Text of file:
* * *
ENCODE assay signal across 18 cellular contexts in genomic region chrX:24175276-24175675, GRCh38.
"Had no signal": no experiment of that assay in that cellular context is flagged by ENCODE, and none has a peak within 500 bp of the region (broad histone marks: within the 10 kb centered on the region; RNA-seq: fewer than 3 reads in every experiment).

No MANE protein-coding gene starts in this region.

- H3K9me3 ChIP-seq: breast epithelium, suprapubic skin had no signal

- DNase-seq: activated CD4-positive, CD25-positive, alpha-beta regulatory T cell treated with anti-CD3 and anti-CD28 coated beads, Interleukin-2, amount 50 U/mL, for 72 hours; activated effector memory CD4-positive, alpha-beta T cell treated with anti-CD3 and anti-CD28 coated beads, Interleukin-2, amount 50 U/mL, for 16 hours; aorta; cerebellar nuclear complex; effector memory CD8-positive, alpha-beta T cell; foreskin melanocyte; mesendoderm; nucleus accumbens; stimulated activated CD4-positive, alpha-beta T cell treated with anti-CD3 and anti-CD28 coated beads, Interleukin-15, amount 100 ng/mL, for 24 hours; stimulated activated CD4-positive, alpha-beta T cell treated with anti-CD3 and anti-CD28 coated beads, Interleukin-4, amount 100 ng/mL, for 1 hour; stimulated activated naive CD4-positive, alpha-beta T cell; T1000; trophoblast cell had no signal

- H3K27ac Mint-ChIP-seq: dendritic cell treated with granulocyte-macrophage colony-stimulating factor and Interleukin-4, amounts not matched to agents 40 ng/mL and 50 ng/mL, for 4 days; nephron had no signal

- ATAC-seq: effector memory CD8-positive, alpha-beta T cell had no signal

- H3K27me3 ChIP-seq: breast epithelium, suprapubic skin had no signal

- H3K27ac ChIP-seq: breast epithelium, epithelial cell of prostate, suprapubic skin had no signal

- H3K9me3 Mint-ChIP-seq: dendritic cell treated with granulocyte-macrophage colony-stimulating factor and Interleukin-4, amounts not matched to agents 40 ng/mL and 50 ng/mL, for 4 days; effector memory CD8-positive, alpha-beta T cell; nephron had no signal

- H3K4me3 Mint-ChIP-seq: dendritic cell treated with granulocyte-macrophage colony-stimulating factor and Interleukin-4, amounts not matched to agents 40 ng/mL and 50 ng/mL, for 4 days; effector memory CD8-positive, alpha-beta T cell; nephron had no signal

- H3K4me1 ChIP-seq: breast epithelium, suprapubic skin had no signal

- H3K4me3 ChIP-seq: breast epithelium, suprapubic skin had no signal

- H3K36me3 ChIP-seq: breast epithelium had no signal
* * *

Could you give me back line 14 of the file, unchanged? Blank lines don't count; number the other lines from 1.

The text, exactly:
- H3K36me3 ChIP-seq: breast epithelium had no signal